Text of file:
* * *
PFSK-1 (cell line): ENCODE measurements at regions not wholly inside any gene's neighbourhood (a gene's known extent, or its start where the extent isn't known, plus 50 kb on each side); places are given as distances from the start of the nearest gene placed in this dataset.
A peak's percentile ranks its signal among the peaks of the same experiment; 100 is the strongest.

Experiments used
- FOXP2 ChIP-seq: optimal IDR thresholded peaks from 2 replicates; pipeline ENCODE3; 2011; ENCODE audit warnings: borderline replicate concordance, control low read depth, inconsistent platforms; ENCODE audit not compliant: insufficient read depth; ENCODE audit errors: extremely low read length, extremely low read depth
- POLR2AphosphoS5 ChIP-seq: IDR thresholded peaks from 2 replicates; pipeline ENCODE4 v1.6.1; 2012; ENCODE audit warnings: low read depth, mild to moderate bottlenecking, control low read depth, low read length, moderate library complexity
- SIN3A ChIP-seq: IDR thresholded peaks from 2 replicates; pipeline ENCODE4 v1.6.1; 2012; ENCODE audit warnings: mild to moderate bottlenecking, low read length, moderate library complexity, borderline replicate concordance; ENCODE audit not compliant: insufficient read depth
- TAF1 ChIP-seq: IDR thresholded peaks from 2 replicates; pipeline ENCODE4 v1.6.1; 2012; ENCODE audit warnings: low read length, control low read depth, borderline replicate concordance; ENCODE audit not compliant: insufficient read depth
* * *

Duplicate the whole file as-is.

PFSK-1 (cell line): ENCODE measurements at regions not wholly inside any gene's neighbourhood (a gene's known extent, or its start where the extent isn't known, plus 50 kb on each side); places are given as distances from the start of the nearest gene placed in this dataset.
A peak's percentile ranks its signal among the peaks of the same experiment; 100 is the strongest.

Experiments used
- FOXP2 ChIP-seq: optimal IDR thresholded peaks from 2 replicates; pipeline ENCODE3; 2011; ENCODE audit warnings: borderline replicate concordance, control low read depth, inconsistent platforms; ENCODE audit not compliant: insufficient read depth; ENCODE audit errors: extremely low read length, extremely low read depth
- POLR2AphosphoS5 ChIP-seq: IDR thresholded peaks from 2 replicates; pipeline ENCODE4 v1.6.1; 2012; ENCODE audit warnings: low read depth, mild to moderate bottlenecking, control low read depth, low read length, moderate library complexity
- SIN3A ChIP-seq: IDR thresholded peaks from 2 replicates; pipeline ENCODE4 v1.6.1; 2012; ENCODE audit warnings: mild to moderate bottlenecking, low read length, moderate library complexity, borderline replicate concordance; ENCODE audit not compliant: insufficient read depth
- TAF1 ChIP-seq: IDR thresholded peaks from 2 replicates; pipeline ENCODE4 v1.6.1; 2012; ENCODE audit warnings: low read length, control low read depth, borderline replicate concordance; ENCODE audit not compliant: insufficient read depth